the other hand, 6 days of germination, soaking and cooking lead to a decrease of PA content in lentil seeds [Vidal-Valverde et al., 1994]. Rasha et al. [2011] demonstrated that kidney beans showed the greatest reduction in PA of 85.4%, compared to 77.0% for soybeans and 69.3% for mung beans after fermentation with Lactobacillus bulgaricus for 72 h.

Raffinose Family Oligosacharides

The raffinose family oligosaccharides (RFOs), also called a-galactosides, belong to low-molecular-weight non-reducing saccharides that are widespread in the plant kingdom. Fabaceae family plants are rich sources of RFOs [Gulewicz, 1998; Muzquiz et al., 1999]. The RFOs are found in seeds, leaves, roots and tubers in different plant families. In seeds, they perform very important physiological functions in plant acclimation related with acquisition of desiccation tolerance during seed development and maturation and seed longevity during dry storage [Obendorf & Gorecki, 2012].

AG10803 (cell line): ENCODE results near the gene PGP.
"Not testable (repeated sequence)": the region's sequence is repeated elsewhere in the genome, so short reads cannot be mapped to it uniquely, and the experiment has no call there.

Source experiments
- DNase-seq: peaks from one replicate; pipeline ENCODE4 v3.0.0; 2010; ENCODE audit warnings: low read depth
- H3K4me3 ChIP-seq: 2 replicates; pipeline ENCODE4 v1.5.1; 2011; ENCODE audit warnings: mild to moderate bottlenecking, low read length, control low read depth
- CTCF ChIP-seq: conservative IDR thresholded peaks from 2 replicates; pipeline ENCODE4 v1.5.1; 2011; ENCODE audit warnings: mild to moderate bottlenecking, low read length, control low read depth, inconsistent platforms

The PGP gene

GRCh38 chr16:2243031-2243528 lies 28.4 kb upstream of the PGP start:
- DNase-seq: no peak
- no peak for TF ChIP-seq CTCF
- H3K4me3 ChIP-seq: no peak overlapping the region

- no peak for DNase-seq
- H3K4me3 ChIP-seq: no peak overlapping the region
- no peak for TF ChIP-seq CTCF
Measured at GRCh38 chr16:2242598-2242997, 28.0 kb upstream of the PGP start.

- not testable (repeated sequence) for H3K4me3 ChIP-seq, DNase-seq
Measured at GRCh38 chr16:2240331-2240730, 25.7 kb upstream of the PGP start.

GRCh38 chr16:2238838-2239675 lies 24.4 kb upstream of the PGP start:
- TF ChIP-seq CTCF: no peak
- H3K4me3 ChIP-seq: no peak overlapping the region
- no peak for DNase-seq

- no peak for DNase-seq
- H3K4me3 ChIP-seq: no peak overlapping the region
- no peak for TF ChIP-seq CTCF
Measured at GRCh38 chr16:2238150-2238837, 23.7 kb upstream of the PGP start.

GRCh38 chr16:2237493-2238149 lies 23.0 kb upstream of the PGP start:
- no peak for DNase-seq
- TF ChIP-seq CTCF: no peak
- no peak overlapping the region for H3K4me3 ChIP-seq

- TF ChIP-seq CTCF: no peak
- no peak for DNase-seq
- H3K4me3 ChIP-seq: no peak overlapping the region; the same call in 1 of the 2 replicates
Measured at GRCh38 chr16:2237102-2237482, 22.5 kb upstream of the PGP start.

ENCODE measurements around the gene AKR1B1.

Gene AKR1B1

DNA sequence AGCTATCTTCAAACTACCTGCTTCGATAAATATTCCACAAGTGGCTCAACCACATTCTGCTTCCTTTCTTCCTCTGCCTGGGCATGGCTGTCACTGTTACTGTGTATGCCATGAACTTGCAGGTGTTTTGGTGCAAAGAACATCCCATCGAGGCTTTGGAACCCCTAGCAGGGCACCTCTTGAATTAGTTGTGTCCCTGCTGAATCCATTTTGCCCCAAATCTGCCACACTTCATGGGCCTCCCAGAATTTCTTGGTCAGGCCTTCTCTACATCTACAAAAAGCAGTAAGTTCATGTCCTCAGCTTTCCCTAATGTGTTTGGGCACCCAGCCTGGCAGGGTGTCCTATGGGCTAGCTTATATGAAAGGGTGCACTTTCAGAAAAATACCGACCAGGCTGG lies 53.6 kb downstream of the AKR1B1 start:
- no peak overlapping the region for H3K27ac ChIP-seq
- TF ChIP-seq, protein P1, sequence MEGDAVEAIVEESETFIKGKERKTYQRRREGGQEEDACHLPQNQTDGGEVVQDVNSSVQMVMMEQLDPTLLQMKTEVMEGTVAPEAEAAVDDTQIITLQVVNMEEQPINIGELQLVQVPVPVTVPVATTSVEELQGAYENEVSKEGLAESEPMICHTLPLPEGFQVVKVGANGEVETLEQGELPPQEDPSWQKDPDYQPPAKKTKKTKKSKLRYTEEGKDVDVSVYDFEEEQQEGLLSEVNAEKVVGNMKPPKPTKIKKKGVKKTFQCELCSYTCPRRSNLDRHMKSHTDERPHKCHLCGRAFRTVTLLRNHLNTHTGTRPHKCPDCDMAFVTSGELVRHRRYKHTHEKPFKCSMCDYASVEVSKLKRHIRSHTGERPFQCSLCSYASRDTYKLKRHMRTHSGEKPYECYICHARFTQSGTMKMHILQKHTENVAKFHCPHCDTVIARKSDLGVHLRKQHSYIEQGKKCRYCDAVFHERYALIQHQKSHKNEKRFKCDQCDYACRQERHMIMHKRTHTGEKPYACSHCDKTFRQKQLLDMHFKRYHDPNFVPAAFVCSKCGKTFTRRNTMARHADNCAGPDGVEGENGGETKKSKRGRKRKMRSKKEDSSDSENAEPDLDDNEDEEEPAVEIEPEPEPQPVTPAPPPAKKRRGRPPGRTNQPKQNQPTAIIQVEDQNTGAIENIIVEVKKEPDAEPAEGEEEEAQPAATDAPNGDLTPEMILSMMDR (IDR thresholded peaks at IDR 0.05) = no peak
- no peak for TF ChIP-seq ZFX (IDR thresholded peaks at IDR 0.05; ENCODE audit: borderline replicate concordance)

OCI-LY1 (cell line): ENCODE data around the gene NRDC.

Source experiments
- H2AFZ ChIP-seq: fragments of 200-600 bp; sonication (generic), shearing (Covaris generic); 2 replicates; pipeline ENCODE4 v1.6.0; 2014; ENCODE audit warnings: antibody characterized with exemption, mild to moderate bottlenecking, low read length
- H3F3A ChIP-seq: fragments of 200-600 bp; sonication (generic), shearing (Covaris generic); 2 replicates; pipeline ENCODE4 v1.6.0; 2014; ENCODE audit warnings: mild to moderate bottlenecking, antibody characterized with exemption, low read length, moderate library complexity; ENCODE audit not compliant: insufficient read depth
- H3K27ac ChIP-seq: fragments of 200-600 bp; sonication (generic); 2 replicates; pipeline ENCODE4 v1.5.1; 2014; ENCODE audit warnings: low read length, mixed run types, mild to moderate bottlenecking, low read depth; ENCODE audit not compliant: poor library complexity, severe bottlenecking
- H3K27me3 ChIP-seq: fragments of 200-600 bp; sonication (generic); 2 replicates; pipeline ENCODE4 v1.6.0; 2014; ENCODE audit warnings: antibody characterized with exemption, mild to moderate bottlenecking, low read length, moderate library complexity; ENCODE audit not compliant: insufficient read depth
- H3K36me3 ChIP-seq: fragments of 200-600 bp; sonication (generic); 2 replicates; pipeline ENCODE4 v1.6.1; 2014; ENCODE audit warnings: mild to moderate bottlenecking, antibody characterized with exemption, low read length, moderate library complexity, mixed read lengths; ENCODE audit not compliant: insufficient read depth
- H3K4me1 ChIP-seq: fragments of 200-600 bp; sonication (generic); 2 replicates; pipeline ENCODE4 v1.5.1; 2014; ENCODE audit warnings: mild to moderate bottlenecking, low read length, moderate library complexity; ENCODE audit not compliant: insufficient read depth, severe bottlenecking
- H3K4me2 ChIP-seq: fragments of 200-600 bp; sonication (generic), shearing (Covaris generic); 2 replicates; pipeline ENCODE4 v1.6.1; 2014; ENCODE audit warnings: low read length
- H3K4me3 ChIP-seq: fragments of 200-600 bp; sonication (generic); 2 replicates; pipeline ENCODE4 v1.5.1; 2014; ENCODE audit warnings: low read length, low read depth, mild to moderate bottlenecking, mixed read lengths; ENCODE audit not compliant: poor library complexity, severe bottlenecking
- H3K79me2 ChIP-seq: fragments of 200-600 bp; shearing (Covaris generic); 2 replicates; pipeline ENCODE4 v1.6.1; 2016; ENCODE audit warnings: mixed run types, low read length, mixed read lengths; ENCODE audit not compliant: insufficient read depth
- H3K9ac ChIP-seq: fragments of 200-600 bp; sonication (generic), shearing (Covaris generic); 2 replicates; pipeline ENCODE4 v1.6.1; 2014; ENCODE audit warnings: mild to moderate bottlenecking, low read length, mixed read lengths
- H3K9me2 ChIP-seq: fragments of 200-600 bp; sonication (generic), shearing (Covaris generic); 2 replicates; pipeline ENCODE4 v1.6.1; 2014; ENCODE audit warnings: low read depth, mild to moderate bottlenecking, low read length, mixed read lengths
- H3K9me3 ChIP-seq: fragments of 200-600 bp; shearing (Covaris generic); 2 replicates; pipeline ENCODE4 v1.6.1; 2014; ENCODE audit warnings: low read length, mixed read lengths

RFOs are a-(1-6)-galactosides linked to the C-6 carbon of the glucose moiety of sucrose [Kadlec, 2001]. A representative of this group is the trimer, raffinose. The higher homologues of raffinose are stachyose (tetramer), verbascose (pentamer), ajugose (hexamer) and unnamed longer-chain oligosaccharides up to nonamer. RFOs occupy a second place after saccharose in abundance as water-soluble carbohydrates and, therefore, they can be water-leached.